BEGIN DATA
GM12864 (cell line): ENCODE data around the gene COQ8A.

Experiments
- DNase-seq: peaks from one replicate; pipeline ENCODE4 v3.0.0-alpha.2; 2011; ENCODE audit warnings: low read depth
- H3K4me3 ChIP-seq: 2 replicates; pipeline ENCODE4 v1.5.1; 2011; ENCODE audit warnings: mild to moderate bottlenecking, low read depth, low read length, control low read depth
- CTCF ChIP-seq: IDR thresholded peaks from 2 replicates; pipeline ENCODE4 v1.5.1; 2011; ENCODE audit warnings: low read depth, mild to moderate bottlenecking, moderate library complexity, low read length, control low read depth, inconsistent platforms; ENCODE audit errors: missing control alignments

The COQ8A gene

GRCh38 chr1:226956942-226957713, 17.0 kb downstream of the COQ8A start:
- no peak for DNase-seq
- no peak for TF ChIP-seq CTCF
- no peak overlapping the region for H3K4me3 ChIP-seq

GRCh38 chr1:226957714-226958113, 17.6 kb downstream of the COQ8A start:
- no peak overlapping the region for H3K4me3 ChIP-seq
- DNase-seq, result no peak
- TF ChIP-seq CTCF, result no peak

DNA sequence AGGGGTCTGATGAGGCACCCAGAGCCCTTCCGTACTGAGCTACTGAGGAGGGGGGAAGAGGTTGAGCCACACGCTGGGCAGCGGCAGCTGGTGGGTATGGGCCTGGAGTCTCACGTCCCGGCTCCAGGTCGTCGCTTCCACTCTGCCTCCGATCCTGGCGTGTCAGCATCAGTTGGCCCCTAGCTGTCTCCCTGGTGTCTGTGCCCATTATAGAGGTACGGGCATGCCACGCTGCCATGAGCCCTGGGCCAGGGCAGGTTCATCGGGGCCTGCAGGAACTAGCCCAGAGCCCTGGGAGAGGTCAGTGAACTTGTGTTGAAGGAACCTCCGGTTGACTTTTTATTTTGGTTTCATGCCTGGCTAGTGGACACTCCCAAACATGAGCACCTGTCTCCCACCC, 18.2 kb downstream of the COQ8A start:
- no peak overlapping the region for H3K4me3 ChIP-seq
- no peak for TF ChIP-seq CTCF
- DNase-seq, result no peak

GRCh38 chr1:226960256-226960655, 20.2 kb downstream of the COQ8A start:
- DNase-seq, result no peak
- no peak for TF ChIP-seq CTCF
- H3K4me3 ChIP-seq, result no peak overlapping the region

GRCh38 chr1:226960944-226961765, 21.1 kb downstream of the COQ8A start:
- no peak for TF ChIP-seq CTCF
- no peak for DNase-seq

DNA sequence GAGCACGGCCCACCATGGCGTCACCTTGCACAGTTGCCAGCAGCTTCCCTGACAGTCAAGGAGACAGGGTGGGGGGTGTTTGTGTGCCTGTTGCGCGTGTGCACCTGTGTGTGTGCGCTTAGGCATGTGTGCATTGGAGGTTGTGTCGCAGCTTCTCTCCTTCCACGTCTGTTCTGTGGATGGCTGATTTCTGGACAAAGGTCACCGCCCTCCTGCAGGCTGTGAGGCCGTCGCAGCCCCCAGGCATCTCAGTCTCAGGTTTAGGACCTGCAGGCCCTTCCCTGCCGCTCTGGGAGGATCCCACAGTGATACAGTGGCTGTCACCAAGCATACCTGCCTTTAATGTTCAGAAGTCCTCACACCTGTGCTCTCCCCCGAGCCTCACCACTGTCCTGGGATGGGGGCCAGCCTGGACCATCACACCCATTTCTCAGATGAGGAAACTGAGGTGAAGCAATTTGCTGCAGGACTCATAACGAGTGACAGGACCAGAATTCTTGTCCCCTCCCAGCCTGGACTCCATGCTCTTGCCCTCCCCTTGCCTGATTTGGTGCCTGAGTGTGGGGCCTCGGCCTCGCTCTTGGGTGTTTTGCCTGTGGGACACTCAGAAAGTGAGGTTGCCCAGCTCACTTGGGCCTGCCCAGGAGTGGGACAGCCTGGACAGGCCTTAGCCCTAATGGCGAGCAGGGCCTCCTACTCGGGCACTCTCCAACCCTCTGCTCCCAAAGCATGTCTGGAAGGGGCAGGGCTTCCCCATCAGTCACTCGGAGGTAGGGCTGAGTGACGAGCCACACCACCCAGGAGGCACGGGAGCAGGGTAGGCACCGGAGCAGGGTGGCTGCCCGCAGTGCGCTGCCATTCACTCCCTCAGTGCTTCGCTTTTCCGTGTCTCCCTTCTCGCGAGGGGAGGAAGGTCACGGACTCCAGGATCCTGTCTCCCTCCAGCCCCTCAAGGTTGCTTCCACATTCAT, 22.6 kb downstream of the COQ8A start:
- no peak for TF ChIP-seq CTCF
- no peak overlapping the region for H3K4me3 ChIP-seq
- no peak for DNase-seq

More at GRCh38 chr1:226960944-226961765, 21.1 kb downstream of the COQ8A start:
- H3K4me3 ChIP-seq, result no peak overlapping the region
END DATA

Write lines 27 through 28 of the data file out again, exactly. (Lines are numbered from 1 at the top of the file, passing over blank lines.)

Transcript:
- no peak for TF ChIP-seq CTCF
- no peak overlapping the region for H3K4me3 ChIP-seq